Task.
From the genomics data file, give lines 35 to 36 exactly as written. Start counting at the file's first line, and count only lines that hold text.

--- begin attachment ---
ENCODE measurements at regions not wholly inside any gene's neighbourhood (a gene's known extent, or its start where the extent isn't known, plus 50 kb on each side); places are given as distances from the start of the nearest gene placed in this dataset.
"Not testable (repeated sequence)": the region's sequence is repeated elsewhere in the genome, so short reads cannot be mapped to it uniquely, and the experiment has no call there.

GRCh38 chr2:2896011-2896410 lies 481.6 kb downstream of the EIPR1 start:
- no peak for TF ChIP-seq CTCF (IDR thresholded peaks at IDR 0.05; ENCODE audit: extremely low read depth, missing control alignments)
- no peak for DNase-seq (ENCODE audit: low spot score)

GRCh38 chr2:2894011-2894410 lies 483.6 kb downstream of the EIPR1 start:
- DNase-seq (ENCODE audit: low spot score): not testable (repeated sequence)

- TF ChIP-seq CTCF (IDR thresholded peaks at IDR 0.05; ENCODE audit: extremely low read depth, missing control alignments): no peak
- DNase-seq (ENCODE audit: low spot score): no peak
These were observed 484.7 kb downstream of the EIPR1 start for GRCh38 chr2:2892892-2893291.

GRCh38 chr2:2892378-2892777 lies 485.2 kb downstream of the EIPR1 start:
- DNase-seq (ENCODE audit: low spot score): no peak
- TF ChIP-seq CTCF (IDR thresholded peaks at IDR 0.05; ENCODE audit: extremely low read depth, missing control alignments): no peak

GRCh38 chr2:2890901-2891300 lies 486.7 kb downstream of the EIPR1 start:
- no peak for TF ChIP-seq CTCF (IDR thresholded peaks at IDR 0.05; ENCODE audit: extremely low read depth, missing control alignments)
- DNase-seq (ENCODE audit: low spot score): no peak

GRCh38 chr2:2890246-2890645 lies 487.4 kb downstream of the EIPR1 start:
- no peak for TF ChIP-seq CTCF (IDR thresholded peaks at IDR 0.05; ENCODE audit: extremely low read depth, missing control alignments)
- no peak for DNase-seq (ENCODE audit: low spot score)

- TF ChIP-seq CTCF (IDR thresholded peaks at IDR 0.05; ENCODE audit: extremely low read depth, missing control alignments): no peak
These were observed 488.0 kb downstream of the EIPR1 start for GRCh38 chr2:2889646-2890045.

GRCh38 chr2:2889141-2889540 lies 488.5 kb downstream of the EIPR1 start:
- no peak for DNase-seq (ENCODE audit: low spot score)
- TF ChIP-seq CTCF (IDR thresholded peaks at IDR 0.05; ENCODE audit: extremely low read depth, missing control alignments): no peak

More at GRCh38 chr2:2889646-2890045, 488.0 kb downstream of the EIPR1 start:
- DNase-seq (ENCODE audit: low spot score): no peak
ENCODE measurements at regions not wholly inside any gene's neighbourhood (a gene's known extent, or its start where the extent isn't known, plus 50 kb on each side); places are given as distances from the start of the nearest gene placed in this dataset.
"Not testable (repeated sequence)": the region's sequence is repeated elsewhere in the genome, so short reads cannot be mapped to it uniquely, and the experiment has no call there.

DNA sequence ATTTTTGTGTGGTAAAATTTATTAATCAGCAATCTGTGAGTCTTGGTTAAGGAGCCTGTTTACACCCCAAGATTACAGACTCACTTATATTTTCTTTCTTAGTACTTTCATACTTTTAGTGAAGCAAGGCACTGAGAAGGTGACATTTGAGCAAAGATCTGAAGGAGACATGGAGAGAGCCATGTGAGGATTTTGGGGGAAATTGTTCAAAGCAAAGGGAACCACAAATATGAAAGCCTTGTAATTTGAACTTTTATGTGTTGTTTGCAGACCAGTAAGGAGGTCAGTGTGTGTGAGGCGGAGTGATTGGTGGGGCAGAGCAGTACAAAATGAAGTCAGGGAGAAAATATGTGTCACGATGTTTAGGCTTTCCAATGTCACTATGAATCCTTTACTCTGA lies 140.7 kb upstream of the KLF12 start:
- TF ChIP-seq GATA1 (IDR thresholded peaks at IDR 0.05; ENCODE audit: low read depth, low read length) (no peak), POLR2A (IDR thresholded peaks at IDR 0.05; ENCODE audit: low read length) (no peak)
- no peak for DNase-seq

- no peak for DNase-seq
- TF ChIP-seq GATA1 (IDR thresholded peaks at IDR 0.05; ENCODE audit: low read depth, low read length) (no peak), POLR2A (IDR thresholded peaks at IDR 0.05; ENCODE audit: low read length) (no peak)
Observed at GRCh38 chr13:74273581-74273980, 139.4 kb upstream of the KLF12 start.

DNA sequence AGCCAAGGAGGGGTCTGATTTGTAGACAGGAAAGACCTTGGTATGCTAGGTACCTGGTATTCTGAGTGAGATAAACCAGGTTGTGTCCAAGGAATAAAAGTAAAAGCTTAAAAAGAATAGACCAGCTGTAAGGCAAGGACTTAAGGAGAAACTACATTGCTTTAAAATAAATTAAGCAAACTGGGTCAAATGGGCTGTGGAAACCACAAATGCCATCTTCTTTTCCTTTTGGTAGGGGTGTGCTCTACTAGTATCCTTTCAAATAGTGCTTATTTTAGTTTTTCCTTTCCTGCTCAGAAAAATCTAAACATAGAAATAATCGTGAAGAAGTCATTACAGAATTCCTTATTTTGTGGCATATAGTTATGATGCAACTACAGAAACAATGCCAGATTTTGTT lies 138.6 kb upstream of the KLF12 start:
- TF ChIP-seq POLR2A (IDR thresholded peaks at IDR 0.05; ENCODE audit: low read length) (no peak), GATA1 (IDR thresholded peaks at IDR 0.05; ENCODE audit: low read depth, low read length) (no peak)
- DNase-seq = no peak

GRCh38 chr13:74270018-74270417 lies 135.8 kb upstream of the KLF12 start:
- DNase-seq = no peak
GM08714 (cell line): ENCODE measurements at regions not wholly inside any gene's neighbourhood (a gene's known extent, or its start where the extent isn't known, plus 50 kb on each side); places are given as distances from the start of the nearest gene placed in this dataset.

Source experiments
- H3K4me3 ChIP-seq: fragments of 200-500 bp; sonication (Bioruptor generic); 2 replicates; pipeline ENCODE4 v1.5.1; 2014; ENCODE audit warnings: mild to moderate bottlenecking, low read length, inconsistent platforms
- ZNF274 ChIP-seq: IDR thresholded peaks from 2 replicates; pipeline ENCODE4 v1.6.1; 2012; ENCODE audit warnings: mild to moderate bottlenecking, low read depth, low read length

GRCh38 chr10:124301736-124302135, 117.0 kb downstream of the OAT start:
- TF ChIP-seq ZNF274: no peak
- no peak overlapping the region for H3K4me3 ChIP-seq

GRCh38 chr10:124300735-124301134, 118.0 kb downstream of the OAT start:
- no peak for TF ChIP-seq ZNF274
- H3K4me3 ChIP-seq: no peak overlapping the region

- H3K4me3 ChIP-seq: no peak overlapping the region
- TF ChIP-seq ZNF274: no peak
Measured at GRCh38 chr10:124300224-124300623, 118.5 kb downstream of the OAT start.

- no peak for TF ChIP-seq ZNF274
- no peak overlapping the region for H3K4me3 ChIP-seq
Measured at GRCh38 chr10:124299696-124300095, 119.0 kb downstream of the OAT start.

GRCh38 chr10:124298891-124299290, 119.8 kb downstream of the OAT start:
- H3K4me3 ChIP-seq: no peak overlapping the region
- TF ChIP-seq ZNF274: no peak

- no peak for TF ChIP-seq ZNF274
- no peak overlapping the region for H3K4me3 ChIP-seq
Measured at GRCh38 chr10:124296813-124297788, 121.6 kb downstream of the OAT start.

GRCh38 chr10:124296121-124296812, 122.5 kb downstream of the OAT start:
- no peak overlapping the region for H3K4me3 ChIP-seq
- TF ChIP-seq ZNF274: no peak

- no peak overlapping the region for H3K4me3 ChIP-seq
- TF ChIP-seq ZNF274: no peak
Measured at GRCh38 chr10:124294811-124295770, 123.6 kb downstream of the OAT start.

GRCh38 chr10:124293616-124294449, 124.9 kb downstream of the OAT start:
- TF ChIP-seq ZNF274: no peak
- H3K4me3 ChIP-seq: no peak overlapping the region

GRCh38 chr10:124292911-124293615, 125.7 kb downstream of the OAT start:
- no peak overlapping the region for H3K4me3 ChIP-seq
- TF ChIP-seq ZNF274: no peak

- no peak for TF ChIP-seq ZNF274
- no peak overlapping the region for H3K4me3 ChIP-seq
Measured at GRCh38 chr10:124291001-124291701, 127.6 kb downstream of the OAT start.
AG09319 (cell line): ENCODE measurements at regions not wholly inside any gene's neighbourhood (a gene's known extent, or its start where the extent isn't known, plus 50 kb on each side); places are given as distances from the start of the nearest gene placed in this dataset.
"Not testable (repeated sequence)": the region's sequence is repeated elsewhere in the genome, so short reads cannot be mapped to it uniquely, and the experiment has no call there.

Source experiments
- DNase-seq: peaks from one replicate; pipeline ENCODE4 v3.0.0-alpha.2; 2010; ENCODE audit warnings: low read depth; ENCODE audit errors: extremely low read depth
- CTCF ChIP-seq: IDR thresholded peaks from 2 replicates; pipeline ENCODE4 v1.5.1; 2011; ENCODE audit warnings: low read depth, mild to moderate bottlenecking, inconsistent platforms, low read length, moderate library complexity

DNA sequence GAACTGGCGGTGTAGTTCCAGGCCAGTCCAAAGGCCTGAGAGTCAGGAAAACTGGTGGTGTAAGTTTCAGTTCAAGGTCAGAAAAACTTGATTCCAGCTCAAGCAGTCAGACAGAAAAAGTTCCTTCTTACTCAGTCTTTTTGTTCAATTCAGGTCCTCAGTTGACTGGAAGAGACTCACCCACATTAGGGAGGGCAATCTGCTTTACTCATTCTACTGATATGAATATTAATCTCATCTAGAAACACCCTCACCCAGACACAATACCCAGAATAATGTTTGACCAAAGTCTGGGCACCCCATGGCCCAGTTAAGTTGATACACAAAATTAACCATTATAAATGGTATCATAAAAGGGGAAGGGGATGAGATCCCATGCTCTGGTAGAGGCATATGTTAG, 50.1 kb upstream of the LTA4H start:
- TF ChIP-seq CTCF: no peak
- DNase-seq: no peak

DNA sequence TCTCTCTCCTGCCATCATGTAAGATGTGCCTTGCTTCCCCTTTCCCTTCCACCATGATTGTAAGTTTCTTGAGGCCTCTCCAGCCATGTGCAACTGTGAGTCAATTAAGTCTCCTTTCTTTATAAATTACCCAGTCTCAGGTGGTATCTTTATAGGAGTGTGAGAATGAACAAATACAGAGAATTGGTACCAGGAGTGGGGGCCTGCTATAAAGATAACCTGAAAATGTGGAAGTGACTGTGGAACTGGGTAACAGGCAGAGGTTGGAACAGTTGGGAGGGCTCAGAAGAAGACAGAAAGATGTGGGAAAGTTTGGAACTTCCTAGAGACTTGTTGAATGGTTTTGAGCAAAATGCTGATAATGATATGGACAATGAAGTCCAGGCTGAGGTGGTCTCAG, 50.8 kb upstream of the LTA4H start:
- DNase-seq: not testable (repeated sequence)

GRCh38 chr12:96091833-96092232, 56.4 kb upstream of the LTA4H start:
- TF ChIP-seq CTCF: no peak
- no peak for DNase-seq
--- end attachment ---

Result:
DNA sequence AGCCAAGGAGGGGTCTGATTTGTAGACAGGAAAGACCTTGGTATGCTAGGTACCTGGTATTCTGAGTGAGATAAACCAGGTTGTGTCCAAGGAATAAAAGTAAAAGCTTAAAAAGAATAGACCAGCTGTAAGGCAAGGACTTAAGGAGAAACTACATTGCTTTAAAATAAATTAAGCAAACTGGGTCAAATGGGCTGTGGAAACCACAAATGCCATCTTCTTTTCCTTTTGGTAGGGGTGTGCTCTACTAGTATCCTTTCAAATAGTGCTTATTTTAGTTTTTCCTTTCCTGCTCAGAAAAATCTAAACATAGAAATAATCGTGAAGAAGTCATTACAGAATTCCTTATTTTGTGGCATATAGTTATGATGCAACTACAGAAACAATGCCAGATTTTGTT lies 138.6 kb upstream of the KLF12 start:
- TF ChIP-seq POLR2A (IDR thresholded peaks at IDR 0.05; ENCODE audit: low read length) (no peak), GATA1 (IDR thresholded peaks at IDR 0.05; ENCODE audit: low read depth, low read length) (no peak)